In order to understand the reasons for health-related behavior, we analyzed the athletes' health representations, meaning subjective health concepts including ideas about nutrition, subjective health theories, and the athletes' willingness to take sport-related risks. Against the background of being highly relevant to elite sports, we also focused on the athletes' general concepts about dietary supplements and the perceived barriers of eating a healthy diet.

Social network: significant others, social support and social pressure

Subjective concepts are influenced, to a great deal, by the surrounding circumstances. Thus an adolescent athlete is surrounded by many people belonging to different social systems, thereby representing varied interests. Therefore, the response to the research question of what extent specific people influence the athletes, should be found through examining their social networks. Survey items covered the athletes' social support network, their medical network, and the network used to acquire dietary supplements. Furthermore, we asked the participants about which information sources they consulted regarding health, nutrition, dietary supplements and performance enhancement possibilities. Since the target group is at a vulnerable age of life, we asked the athletes who they contacted in times of distress. In order to assess the athletes' freedom to make decisions, we included questions about who makes competition-related decisions and questions asking the athletes to describe their coach's leadership style and whether anyone controlled their diet. Additionally, we examined if someone expected the athletes to adhere to contractual commitments such as taking specific dietary supplements or abstaining from smoking, following a diet plan, maintaining or gaining a certain amount of weight or attending specific sports medical examinations. Lastly, we asked the athletes for health-related service offers they use while practicing at an Olympic support center ("Olympiastützpunkt").

Socio-demographics and discipline-specific information

In addition to general socio-demographics such as age, sex, school grade, residence, and language spoken at home, we requested discipline-specific socio-demographic information including in which discipline they compete, at what age the athlete first was accepted onto the squad and the main training location. We asked about training and competition load, previous engagement in another competitive sport and if family members are or were involved in high performance sports. Two questions invited the athletes to tell us any perceived opportunities to improve their health management.

Three-step pretest

We conducted a three-step pretest to improve the questionnaire's quality and to alert our research team to any potential problems that could arise while filling it in. First, we asked twelve female and ten male adolescent athletes to fill in our questionnaire. All were members of competitive swimming or volleyball squads and practiced between three and six times a week, participated regularly in competitions, and had at some point been part of a state-level squad. Second, we asked eight additional athletes to further adjust the questionnaire. A researcher attended each pretest session. To detect any possible misunderstandings, the participants were instructed to ask a researcher to explain anything and everything they did not understand. The researcher noted each question and comment as well as how long it took each athlete to complete the questionnaire. The third step differed from the preceding steps in that we invited the project advisory board, not youth athletes, to comment on the questionnaire. The advisory board consists of German experts from different sports-related fields. After each step, the given comments and identified problems were included in a new version of the questionnaire. We ended the pretest after three steps because no relevant comments or misunderstandings remained.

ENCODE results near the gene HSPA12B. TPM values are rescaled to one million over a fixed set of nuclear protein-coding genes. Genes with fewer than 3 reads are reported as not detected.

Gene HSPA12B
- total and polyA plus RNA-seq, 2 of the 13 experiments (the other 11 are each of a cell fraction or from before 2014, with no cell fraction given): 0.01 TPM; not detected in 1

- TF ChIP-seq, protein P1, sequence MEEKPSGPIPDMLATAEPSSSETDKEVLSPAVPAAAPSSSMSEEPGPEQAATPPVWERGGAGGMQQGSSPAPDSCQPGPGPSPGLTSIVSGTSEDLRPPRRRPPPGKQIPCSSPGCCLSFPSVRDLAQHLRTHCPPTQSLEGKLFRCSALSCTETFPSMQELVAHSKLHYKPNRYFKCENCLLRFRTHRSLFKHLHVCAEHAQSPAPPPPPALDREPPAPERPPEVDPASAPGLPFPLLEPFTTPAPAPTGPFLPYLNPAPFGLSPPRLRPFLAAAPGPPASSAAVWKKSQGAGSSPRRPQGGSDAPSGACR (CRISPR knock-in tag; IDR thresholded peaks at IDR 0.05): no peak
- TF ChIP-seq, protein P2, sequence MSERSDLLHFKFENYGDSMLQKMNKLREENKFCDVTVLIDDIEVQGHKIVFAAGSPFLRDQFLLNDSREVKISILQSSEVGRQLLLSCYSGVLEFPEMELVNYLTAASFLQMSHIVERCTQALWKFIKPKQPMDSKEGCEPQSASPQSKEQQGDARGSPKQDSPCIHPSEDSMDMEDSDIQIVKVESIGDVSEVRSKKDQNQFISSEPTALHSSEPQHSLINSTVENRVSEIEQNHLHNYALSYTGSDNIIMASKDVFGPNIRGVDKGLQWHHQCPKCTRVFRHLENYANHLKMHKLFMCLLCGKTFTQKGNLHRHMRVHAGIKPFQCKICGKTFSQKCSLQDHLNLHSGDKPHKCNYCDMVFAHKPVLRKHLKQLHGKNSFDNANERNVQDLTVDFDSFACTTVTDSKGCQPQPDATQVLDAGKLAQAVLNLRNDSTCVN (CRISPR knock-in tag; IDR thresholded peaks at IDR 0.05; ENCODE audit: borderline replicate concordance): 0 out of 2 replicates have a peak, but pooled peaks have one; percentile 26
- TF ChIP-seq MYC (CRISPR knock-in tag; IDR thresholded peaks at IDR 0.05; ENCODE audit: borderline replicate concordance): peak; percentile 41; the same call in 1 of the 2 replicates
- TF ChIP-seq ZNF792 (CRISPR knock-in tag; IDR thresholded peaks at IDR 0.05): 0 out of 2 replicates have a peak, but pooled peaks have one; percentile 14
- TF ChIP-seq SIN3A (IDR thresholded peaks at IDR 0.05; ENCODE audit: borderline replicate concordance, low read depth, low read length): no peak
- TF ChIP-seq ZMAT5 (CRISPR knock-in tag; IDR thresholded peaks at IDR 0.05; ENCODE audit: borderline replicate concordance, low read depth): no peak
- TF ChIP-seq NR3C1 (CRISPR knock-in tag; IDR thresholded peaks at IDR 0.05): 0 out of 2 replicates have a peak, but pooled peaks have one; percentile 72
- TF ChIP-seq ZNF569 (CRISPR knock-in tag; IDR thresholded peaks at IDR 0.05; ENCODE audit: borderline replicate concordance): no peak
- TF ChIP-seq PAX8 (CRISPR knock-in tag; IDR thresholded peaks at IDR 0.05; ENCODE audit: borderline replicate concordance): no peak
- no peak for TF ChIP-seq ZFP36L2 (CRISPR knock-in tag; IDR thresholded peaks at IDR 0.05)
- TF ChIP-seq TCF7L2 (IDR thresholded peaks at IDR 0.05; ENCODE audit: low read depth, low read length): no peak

The quantitative study questionnaires were accompanied by personal letters for the athletes and their parents, a two-sided document explaining the study, a consent form, and a prepaid self-addressed envelope. We distributed the questionnaires via different distribution channels: 35 associations requested direct mailing and provided the athletes' addresses, which allowed follow ups by mail. 17 associations opted for central distribution, either as forwarded postal reshipments or to be distributed at squad's central training sessions by trainers and coaches. The questionnaire distribution took place between February 2010 and January 2011. The large time frame was due to the varying training schedules or squad establishments within the disciplines and some athletes' absence during the season. This tailored distribution design and large time frame allowed for the inclusion of a total sample comprised of German elite athletes from our target Olympic sports born between 1992 and 1995.

Response rate

The overall response rate was 61,75% (n = 1138), calculated according to the standard definitions set by the American Association for Public Opinion Research [40]. The discipline-specific response rates differed according to the method of distribution (Table ​1). We carried out non-responder analysis on the questionnaires delivered via direct distribution (Table ​1) and found that an equal proportion of male (37.8%) and female (37.2%) athletes did not respond. However, there was a difference in response by birth year: While the non-response rate for the birth years 1993 to 1995 was between 35.5% and 37.5%, the non-response rate for the birth year 1992 was 45.0%.

Table 1